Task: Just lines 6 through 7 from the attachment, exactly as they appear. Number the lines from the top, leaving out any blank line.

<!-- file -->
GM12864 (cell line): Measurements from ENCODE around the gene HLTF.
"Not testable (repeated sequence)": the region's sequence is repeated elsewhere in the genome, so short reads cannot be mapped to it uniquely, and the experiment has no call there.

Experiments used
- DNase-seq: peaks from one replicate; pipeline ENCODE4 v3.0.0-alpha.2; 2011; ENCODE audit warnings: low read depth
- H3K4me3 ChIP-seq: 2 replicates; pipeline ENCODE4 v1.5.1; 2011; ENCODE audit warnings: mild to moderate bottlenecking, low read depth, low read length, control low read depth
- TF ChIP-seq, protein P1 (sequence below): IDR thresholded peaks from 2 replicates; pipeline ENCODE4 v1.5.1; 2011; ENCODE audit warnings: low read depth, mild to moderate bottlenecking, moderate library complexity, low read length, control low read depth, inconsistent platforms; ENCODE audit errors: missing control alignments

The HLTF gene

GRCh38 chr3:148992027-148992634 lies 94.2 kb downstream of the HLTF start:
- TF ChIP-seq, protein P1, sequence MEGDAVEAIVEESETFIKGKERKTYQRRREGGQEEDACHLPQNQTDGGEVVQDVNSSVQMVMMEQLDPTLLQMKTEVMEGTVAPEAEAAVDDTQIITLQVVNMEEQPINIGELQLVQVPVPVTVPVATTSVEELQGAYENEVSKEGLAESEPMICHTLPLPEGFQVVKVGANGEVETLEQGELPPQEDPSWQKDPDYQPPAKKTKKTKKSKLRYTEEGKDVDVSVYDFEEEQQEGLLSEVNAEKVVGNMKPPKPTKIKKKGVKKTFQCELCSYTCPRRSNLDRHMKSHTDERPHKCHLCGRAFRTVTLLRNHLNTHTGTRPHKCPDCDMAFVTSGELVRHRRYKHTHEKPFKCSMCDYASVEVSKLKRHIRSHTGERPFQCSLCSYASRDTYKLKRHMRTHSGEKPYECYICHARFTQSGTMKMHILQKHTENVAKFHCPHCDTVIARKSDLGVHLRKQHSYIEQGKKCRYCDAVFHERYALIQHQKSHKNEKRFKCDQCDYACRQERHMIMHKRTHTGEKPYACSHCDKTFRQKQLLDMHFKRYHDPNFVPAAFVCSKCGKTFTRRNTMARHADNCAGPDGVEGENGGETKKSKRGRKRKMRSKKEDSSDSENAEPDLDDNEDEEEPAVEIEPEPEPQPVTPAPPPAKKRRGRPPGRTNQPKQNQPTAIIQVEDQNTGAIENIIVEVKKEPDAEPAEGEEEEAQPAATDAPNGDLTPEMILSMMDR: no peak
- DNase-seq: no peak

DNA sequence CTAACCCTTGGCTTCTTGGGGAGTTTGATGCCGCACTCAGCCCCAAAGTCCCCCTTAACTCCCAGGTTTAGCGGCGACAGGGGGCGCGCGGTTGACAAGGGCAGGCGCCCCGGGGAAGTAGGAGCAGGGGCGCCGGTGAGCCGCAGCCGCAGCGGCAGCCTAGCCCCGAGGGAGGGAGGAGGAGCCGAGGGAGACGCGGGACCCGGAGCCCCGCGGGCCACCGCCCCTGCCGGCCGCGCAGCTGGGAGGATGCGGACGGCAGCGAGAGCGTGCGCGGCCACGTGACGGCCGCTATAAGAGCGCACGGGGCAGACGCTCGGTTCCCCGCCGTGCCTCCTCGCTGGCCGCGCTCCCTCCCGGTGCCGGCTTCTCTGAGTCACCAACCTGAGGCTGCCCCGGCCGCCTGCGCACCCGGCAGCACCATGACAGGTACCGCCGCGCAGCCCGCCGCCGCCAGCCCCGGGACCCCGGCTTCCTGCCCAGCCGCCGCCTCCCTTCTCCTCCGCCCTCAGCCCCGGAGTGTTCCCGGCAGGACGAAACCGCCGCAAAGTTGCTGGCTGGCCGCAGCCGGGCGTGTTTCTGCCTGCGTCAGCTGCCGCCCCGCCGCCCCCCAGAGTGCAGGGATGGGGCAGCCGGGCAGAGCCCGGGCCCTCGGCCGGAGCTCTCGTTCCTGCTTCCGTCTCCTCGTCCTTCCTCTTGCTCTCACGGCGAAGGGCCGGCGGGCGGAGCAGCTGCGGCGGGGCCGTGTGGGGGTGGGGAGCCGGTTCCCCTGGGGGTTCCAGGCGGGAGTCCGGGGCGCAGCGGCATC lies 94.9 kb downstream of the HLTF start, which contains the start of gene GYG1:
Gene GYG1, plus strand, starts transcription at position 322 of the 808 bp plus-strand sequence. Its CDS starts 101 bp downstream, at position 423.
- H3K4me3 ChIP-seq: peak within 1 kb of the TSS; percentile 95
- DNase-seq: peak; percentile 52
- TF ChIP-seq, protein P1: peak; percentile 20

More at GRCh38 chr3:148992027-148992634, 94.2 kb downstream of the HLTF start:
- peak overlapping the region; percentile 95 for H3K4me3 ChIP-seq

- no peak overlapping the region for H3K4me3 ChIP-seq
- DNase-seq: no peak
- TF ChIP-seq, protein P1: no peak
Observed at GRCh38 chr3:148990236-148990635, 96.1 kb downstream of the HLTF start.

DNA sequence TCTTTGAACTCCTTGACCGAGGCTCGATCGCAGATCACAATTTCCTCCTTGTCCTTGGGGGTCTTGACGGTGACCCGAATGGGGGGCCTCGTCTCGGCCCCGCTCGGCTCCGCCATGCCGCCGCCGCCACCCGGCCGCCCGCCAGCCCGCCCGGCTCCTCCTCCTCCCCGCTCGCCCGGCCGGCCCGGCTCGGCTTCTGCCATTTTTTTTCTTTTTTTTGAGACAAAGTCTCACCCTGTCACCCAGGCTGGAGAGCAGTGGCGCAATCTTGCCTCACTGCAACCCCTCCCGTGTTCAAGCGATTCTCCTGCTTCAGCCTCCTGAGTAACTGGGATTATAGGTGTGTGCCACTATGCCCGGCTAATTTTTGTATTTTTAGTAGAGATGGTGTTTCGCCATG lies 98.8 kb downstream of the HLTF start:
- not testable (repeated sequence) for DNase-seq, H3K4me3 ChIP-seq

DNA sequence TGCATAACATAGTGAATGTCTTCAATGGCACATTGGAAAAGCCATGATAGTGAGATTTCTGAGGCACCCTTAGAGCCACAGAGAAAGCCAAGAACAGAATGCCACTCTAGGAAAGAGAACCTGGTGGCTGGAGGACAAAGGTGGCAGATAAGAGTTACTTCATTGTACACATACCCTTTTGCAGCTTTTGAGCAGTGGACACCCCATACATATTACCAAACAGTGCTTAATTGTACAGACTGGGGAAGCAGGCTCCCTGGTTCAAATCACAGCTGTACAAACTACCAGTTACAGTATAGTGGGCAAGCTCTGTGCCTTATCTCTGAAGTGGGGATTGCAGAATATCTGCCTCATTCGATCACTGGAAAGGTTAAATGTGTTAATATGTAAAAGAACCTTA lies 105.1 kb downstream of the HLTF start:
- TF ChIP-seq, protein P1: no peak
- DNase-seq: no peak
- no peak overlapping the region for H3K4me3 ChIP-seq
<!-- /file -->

- TF ChIP-seq, protein P1 (sequence below): IDR thresholded peaks from 2 replicates; pipeline ENCODE4 v1.5.1; 2011; ENCODE audit warnings: low read depth, mild to moderate bottlenecking, moderate library complexity, low read length, control low read depth, inconsistent platforms; ENCODE audit errors: missing control alignments

The HLTF gene